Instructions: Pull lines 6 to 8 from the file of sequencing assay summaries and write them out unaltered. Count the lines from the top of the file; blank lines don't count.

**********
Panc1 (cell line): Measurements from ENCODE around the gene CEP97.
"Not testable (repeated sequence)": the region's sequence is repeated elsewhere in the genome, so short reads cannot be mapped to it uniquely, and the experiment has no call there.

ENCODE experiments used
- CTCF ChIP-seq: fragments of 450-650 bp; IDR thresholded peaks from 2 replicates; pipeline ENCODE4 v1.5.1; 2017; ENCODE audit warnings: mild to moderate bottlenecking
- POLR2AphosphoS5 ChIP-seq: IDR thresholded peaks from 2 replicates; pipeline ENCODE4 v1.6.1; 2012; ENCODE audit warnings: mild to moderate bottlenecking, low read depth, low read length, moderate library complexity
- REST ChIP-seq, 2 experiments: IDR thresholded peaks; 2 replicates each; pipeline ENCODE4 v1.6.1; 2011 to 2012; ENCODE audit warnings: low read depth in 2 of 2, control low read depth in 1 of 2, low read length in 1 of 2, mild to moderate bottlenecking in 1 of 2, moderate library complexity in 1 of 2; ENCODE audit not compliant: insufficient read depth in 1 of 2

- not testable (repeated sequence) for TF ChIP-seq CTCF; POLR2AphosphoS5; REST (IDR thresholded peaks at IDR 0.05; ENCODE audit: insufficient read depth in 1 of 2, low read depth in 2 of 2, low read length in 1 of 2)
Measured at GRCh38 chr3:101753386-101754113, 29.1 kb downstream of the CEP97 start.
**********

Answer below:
- REST ChIP-seq, 2 experiments: IDR thresholded peaks; 2 replicates each; pipeline ENCODE4 v1.6.1; 2011 to 2012; ENCODE audit warnings: low read depth in 2 of 2, control low read depth in 1 of 2, low read length in 1 of 2, mild to moderate bottlenecking in 1 of 2, moderate library complexity in 1 of 2; ENCODE audit not compliant: insufficient read depth in 1 of 2

- not testable (repeated sequence) for TF ChIP-seq CTCF; POLR2AphosphoS5; REST (IDR thresholded peaks at IDR 0.05; ENCODE audit: insufficient read depth in 1 of 2, low read depth in 2 of 2, low read length in 1 of 2)
Measured at GRCh38 chr3:101753386-101754113, 29.1 kb downstream of the CEP97 start.